There's more evidence that routine colonoscopy confers life-extending
A new study that included almost 1 100 patients found that those whose cancer
was spotted by colonoscopy tended to have an earlier stage of disease at the
time of their diagnosis, as well as better survival.
In contrast, patients whose colorectal cancer was not diagnosed through
colonoscopy were at higher risk of having more invasive tumours, as well as
cancers that had already spread to other areas of the body.
"The findings provide yet another compelling reason for asymptomatic,
average-risk individuals over the age of 50 to get screened by colonoscopy,"
said Dr David Carr-Locke, chief of the division of digestive diseases at Beth
Israel Medical Center in New York City. Carr-Locke was not involved in the
In the study, researchers led by Ramzi Amri, of Massachusetts General
Hospital and Harvard Medical School in Boston, looked at outcomes for nearly 1
100 patients treated for colon cancer. In 217 cases, the cancer had been spotted
in a screening colonoscopy.
Double the odds
At the time of their diagnosis, patients whose cancers had not been spotted
via colonoscopy had nearly double the odds of having an invasive tumour compared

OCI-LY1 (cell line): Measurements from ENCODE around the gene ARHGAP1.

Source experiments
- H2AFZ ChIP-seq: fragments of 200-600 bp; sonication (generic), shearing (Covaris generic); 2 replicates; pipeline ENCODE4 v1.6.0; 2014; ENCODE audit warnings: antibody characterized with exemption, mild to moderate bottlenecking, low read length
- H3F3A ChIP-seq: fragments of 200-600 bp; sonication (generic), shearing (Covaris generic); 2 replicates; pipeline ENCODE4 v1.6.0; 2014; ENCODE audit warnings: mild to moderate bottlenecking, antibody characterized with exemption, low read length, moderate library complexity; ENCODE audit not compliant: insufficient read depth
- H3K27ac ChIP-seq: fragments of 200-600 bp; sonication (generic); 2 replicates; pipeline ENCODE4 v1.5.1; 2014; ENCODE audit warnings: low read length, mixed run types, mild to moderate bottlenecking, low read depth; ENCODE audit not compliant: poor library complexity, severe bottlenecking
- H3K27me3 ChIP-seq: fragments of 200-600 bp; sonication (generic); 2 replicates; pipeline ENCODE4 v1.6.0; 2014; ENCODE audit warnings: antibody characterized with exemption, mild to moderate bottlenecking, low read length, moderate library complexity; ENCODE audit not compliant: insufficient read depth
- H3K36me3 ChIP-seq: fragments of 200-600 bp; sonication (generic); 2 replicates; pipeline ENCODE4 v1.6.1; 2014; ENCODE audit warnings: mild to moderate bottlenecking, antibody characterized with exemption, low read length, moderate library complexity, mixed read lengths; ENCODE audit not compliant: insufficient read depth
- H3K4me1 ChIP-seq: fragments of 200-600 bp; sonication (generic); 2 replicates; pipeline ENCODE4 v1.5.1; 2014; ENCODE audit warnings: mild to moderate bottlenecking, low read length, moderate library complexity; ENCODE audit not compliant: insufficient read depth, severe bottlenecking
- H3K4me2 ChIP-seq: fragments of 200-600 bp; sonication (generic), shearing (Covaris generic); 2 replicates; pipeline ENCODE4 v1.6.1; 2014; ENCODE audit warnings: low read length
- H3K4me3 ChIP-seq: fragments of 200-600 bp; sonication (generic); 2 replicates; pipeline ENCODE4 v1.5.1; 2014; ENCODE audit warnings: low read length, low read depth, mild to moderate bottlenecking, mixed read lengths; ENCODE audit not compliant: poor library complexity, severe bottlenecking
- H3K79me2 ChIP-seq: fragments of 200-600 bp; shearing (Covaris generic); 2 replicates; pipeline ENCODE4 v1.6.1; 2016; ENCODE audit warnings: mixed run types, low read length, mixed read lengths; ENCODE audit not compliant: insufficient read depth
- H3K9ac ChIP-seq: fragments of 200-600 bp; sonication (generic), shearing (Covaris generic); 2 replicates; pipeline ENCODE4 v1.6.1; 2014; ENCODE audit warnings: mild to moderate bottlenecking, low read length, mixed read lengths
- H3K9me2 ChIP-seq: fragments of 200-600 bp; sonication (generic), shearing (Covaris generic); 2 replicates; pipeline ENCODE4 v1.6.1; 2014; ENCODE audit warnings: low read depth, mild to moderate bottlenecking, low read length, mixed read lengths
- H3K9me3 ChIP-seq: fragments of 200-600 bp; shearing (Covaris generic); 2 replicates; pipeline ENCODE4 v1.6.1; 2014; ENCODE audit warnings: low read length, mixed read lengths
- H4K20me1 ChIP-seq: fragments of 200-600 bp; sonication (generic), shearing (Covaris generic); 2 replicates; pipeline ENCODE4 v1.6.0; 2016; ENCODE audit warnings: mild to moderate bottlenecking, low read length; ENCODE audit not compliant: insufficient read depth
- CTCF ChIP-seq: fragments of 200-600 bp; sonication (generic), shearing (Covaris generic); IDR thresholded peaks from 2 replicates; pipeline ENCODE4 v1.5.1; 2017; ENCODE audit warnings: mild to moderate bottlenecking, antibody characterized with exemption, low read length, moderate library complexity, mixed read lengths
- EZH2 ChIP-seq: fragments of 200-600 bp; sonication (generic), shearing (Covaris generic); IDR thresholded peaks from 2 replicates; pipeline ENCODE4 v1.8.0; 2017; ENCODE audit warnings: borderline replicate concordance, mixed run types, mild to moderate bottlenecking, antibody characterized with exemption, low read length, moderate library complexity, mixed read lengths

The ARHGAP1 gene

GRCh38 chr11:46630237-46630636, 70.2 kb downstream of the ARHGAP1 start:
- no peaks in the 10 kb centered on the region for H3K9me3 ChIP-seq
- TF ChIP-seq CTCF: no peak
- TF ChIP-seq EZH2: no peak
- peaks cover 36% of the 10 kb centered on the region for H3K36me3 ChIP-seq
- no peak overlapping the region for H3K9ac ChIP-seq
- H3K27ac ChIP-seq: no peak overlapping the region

to those whose tumour had been found through a colonoscopy. They also had more
than three times the odds for a metastatic tumour that had spread to other parts
of the body, the researchers reported.
During follow-up, patients not diagnosed through colonoscopy screening had
higher death rates, higher cancer recurrence rates, shorter survival and shorter
lengths of time during which they were cancer-free, the team found.
"Compliance to screening colonoscopy guidelines can play an important role in
prolonging longevity, improving quality of life, and reducing health care costs
through early detection of colon cancer," Amri and colleagues wrote.
Since they were introduced in 2000, colonoscopy guidelines recommended by the
US National Institutes of Health appear to have decreased overall rates of
colorectal cancer, the researchers said.
Dr Maurice Cerulli, programme director in the division of gastroenterology,
hepatology and nutrition at North Shore-LIJ Health System in New Hyde Park, NY,
agreed that the adoption of routine colonoscopy has "resulted in a decrease in
the number of people dying from colon cancer over the past decade".
The US National Cancer Institute has more about colorectal
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